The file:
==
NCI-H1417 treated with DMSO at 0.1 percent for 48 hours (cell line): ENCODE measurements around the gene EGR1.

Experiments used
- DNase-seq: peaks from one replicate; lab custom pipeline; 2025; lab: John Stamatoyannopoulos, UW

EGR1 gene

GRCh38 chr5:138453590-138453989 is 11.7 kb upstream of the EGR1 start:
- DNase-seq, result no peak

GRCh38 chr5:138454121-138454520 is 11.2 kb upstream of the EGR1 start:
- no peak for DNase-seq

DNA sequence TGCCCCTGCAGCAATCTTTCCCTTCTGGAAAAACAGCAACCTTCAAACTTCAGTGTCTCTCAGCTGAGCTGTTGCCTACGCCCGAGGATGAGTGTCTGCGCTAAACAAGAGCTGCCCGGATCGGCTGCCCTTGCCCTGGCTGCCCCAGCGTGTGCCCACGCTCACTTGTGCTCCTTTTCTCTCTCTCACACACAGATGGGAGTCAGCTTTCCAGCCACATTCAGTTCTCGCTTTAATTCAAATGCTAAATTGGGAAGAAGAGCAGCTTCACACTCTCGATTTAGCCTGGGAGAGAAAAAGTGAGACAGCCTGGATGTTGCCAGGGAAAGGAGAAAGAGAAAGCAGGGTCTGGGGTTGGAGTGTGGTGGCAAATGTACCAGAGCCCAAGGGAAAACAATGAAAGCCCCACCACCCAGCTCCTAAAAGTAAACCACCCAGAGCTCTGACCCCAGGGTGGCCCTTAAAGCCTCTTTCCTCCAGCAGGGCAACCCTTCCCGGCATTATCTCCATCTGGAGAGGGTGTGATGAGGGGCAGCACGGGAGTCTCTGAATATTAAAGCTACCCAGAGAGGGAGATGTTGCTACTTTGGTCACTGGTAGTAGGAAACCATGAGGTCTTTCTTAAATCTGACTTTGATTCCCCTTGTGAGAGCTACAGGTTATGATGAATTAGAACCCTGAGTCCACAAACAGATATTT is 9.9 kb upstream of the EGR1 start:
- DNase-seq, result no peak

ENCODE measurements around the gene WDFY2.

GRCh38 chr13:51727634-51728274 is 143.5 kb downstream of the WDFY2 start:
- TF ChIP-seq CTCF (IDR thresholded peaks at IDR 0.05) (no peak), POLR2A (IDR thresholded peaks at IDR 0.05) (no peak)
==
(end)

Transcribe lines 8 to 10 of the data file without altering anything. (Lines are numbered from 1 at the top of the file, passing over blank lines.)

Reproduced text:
- no peak for DNase-seq

DNA sequence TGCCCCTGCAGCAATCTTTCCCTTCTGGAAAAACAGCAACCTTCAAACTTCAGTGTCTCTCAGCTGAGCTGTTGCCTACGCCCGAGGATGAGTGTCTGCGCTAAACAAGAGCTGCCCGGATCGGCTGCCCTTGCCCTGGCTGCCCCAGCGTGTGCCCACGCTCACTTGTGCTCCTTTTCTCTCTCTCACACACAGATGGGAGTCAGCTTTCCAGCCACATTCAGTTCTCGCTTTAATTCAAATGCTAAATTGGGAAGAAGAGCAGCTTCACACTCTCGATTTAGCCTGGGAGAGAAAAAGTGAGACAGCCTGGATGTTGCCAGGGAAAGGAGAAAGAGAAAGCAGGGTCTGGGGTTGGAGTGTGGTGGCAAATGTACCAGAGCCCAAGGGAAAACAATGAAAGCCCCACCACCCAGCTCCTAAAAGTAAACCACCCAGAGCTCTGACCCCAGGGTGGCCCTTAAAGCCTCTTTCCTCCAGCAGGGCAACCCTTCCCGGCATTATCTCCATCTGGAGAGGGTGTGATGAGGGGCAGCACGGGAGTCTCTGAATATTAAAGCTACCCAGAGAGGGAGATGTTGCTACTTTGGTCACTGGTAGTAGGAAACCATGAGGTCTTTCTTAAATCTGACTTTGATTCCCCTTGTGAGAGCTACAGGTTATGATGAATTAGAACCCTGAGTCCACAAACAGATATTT is 9.9 kb upstream of the EGR1 start:
- DNase-seq, result no peak